A year ago when I wrote about Thing 10, I had almost finished my graduate traineeship, and had a place at UCL on the MA Library and Information Studies course. A year later of course, the end of my MA (read: dissertation deadline!) is rushing closer and closer, and I'm thinking about what I'll be doing after this is over.
On the whole I've really enjoyed my MA, I feel that I've learnt a lot, and the variety of assessments have given me experience that would have been difficult to get at work (such as writing a collection management policy, and coming up with a budget and staff structure for a library in the Management module). I was lucky enough to get a bursary for this year, but before I found out I'd got that I'd been prepared to fork out for the £5000-odd fees. It's a lot of money, but with an MA under my belt I can apply for professional roles with a bit of a pay-rise and it'll hopefully pay for itself within a few years.
I think if I hadn't got a bursary I would have still felt I got my money's worth at £5k, but as Jen shows with her pretty pink spreadsheet, next year UCL's fees will be up to £7750 for the full-time course, and City is going to be charging a whopping £9000 (there are still some relatively affordable full-time courses, such as MMU which is £4000, but in a few years I imagine they'll all be raising the fees). As Jen says, this puts the traditional masters firmly out of reach for an awful lot of people. Distance learning courses are cheaper, but aren't for everyone (I don't think that style of learning would have suited me well, I like lectures and seminars and working with other people). I really hope we don't get into a situation where there is a divide in the profession between those who can afford the qualification and those who can't, but I'm worried that this could well happen.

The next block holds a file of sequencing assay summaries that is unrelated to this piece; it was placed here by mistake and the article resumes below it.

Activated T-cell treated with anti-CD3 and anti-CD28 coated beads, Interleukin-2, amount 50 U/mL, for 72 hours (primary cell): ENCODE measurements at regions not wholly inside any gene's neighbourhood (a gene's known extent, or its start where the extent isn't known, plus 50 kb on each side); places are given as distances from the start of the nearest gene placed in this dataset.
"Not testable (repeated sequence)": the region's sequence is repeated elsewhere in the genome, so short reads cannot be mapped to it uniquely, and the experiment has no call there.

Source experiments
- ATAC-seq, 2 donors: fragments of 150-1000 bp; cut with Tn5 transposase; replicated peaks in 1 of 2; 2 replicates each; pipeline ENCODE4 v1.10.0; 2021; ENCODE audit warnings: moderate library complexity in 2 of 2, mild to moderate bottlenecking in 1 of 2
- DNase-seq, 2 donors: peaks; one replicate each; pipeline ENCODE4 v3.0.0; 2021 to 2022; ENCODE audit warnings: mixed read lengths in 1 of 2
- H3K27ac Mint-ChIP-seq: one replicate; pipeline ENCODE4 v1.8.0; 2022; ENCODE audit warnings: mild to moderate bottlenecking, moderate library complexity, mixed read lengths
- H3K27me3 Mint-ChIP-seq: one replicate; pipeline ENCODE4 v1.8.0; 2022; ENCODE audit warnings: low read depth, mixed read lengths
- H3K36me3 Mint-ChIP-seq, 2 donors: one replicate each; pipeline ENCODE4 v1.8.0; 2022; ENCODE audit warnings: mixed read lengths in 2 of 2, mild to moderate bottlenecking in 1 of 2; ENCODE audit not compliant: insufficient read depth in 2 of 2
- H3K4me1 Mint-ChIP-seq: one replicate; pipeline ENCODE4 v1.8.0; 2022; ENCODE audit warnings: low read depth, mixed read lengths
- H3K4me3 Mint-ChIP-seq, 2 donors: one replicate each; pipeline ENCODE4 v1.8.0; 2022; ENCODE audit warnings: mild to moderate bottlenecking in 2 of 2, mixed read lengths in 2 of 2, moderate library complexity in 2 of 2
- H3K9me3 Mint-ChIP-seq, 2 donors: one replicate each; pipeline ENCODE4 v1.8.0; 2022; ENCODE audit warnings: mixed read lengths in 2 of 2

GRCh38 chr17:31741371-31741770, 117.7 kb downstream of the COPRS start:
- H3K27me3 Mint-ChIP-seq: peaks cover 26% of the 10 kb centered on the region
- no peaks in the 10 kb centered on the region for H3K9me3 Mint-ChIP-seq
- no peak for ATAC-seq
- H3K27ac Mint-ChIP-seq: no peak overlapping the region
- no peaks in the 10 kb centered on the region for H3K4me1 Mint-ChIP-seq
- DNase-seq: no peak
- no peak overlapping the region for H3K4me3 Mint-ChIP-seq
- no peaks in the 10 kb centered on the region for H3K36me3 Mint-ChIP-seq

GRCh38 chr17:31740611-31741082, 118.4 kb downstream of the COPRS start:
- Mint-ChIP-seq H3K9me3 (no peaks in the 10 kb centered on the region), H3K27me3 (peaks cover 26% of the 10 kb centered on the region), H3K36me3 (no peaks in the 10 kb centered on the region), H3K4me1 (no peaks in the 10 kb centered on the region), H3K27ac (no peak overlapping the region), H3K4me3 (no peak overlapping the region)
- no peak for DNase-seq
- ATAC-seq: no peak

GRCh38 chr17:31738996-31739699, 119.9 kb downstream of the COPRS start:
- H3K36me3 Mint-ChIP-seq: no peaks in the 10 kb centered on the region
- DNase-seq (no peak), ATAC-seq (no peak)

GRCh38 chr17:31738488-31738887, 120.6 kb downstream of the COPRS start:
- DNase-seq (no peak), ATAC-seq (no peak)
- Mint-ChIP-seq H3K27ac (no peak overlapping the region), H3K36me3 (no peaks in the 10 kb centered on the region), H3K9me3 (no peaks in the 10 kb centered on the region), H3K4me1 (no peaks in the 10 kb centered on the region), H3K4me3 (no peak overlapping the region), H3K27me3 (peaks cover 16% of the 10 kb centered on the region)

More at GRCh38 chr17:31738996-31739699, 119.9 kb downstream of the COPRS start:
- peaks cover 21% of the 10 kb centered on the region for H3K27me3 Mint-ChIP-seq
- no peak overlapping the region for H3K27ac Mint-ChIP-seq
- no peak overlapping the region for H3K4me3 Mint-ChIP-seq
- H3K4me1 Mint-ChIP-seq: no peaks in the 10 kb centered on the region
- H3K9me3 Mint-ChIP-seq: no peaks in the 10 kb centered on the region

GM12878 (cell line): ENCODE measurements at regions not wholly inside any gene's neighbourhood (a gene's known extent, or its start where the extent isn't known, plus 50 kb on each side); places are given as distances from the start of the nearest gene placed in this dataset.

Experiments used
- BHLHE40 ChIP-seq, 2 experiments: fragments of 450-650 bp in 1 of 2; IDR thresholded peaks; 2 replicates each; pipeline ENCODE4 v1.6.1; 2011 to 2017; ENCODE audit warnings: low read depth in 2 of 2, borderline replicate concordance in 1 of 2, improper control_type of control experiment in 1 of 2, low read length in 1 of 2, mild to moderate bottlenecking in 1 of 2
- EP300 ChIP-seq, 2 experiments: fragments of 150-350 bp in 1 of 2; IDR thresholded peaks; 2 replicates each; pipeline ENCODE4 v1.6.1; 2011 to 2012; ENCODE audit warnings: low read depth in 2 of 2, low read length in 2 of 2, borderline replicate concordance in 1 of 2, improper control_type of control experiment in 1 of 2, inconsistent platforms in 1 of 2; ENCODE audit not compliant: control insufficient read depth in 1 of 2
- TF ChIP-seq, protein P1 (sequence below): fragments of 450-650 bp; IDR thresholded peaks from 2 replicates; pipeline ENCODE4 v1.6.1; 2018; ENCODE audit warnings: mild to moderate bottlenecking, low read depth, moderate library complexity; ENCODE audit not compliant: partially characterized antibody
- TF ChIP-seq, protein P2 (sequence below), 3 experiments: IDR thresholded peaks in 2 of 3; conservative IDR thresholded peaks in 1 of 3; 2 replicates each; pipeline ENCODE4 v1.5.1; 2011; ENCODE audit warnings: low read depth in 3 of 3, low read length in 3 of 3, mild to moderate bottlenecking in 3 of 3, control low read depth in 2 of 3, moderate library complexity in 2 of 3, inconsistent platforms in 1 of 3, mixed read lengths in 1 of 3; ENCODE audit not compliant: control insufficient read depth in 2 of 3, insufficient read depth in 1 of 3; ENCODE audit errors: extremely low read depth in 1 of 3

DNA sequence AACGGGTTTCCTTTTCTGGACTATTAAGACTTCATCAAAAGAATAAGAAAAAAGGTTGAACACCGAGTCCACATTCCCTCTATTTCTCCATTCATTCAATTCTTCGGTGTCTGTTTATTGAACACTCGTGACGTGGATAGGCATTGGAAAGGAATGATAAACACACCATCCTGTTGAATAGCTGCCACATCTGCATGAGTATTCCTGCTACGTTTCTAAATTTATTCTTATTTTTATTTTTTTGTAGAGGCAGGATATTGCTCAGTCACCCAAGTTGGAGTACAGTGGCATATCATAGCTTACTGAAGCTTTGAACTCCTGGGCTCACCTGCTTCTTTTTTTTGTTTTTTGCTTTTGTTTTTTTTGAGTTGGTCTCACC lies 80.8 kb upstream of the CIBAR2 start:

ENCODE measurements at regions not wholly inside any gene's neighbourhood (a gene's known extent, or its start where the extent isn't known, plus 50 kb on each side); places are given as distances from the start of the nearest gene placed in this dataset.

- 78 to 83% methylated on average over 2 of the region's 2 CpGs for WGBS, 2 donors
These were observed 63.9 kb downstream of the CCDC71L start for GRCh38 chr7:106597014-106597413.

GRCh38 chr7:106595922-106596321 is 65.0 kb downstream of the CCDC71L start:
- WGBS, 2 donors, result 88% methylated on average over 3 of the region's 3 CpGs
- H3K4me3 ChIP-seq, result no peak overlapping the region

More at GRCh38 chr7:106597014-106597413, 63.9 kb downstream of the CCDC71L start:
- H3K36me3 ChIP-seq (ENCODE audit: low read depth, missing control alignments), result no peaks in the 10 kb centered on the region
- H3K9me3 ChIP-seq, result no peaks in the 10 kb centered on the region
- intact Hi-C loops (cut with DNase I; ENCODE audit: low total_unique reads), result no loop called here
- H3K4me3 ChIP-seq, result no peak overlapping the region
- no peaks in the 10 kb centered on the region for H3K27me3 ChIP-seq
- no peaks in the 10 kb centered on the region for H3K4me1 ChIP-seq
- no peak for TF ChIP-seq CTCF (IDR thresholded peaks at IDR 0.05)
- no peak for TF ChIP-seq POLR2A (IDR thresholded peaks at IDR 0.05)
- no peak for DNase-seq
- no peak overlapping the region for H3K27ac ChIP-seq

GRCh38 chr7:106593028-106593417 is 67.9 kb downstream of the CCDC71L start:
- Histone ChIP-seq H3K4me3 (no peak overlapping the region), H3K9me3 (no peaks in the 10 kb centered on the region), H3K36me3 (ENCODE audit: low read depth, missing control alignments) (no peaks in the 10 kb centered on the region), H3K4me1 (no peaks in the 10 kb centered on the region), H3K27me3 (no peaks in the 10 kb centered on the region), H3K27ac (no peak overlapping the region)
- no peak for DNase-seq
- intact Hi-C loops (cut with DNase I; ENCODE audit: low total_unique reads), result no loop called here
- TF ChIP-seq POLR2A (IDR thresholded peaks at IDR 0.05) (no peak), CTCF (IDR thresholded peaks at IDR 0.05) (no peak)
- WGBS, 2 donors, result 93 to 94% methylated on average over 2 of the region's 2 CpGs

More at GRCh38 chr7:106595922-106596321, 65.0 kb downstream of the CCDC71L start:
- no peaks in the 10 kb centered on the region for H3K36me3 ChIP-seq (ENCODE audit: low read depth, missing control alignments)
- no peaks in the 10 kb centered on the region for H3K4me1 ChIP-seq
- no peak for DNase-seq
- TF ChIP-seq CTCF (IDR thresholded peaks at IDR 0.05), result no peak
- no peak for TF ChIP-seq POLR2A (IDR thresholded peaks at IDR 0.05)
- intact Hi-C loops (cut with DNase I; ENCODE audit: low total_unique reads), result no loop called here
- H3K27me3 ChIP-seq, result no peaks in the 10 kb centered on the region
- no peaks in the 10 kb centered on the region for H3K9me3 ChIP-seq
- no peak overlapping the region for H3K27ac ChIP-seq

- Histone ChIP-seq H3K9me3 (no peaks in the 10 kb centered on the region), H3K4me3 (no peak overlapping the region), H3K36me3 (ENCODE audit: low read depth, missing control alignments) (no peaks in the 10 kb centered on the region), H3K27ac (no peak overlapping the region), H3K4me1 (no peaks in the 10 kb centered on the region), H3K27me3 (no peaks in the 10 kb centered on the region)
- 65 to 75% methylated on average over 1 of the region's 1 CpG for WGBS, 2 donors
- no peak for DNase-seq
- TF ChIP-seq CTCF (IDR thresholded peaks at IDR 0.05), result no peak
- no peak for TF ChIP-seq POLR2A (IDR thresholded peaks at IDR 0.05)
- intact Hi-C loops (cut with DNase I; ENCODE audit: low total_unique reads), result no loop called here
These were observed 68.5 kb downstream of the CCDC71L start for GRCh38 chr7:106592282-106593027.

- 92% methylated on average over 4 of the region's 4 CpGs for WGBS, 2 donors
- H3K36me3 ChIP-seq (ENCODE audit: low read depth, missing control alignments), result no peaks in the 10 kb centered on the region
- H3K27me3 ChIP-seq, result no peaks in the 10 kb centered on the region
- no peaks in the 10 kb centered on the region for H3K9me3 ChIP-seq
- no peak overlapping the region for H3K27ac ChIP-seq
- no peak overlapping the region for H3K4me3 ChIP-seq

Doom and gloom post, sorry. :(